I was recently having a conversation with a group of co-workers including one who I had trained the week before.  The topic of Mezcal came up.  I gave up drinking years ago and well before the current Mezcal craze hit the Midwest.  The new server, with an impressive bartending resume, began to describe it to me.  He discussed the “minerality” of it.  He noted the hints of leather and iodine it contained.  As a former Scotch fan I knew what he meant, but was not the least bit tempted to try some.

As servers we are tasked with not only being able to describe food and wine, but also describe it in a way that is appetizing.  Too often servers will fall in to the trap of letting their knowledge and jargon get in the way of describing wine in a way that guests can relate too.  As a server, you should never let your expertise overwhelm your ability to describe wine in a way the guest can understand.  While you should never be condescending to your guests, you should start with a very basic description and give more details as requested.  If you start with the technical, you run a huge risk of turning off the guest or sounding condescending when following up with a more simplistic description.

One key thing to remember when describing wine is the fear factor.  Anyone who truly enjoys wine has taken a risk on a bottle only to be disappointed.  Guests scour the wine list for wines in hopes of not being disappointed.  There are thousands of vineyards producing the same varietals and not all are created equally.  I have tasted Pinot Grigios that are so tart they would make a lime jealous.  There are Rieslings that could be used for high fructose corn syrup.  Once you know the flaws within the varietals, you can help a guest avoid the bottles that contain them.

Here are some basic descriptions that I use within common varietals:

Riesling- “Too often with Rieslings can be more of s sugary type of sweet.  I prefer more of a fruity sweet.  This is why I would recommend the…”

Pinot Grigio/Gris- “Many of the less expensive Pinot Grigios I have tried tend to be very tart and heavy on lime and lemon flavors.  A good Pinot should not make you pucker.  I am really glad we offer our … because it is nicely balanced and avoids this problem.”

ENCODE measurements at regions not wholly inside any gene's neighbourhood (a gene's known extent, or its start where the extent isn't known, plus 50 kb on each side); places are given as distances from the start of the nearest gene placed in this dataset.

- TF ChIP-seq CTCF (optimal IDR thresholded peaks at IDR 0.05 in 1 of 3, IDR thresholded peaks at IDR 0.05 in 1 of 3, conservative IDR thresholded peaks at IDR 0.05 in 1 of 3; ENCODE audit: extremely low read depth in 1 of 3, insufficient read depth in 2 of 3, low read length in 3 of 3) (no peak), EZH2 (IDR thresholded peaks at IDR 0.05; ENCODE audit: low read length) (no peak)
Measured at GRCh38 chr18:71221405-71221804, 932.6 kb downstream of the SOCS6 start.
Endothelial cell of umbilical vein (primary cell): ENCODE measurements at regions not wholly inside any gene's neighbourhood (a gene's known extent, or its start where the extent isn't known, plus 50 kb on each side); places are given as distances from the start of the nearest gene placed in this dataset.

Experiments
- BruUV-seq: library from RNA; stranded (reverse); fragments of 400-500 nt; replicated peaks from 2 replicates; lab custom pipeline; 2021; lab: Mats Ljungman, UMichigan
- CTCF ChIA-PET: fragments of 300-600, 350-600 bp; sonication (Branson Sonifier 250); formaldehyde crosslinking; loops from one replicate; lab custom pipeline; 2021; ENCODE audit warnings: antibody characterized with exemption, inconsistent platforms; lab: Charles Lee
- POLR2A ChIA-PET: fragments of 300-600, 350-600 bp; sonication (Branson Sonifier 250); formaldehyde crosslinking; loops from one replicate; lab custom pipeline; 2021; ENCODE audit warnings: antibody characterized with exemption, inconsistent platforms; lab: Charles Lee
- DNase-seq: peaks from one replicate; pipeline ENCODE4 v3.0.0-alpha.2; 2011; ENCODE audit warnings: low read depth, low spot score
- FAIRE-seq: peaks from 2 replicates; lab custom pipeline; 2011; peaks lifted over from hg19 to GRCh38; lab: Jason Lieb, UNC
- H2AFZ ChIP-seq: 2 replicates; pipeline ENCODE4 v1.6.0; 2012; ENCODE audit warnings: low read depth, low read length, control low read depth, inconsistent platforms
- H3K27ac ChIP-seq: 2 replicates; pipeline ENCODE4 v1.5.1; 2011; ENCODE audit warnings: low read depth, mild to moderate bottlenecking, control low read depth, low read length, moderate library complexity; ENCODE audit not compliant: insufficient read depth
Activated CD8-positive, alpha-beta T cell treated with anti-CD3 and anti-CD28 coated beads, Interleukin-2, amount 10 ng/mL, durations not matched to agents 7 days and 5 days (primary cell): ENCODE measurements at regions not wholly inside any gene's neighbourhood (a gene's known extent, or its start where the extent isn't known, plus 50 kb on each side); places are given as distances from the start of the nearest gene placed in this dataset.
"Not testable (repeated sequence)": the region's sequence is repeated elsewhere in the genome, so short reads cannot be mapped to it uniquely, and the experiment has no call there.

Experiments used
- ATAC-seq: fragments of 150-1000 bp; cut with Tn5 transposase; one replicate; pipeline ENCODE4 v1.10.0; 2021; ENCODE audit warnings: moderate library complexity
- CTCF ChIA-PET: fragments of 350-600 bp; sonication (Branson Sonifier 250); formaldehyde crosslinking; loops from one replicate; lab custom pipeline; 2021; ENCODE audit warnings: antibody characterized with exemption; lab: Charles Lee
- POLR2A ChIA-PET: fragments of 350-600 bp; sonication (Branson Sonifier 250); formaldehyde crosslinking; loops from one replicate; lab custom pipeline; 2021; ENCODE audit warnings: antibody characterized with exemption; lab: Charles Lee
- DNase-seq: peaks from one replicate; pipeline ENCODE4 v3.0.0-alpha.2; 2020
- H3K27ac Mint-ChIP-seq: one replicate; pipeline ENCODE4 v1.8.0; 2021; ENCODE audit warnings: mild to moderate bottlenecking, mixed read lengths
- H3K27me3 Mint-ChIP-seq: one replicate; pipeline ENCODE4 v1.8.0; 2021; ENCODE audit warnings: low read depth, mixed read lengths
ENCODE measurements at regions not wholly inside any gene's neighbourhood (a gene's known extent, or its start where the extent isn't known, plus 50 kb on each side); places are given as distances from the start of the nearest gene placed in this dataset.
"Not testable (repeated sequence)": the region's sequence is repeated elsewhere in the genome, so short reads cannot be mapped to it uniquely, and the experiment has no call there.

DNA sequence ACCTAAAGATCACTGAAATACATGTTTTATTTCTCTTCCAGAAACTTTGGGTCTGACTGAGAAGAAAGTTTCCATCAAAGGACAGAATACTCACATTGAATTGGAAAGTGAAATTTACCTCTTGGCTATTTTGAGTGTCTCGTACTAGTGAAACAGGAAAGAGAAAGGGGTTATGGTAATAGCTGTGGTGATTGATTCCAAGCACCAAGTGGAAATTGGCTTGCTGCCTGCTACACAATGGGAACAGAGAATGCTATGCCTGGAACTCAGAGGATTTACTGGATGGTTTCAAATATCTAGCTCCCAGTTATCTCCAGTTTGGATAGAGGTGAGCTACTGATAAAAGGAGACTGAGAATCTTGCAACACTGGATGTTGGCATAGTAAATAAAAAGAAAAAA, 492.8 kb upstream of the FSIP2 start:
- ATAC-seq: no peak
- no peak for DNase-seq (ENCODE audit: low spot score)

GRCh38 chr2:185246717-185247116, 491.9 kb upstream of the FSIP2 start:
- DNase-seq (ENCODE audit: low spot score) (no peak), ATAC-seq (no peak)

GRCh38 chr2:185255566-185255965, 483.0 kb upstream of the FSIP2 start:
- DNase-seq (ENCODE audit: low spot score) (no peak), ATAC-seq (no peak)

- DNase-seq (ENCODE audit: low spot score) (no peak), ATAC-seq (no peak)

Pinot Noir-  “Most Pinot Noirs I have tried seem to be very heavy in tart flavors.  Lots of black cherry, currant, and plum.  I prefer a more balanced taste that is not dominated by these tart flavors and I found it in our …”

Merlot/Chianti-  “The reason I enjoy a good Chianti with dinner is because it will provide me with great flavor but dissipate off my palette quickly and not overwhelm the next bite of food.  This allows it to go well with dishes that normally would be paired with red wine as well as white.  This is why I really like our …”

Cabernet- “I enjoy a big bodied red wine.  With a great steak you want a great Cabernet.  The tannins from the grape skins in a Cabernet will actually break up the fat from the steak and allow you to be just as pleased with the last bite as you were with the first.  This is why I think our steaks are so nicely complimented by the …”

These descriptions are basic and assure the guest you know what they are trying to avoid.  From there you have established a framework to move forward from if they have not already ordered you recommendation.  This is far easier than working in reverse.  Always keep in mind that any knowledge you convey is to help the guest, not prove how smart you are.  If you are not smart enough to use terms they can relate to, then you may need to re-evaluate how smart you really are.

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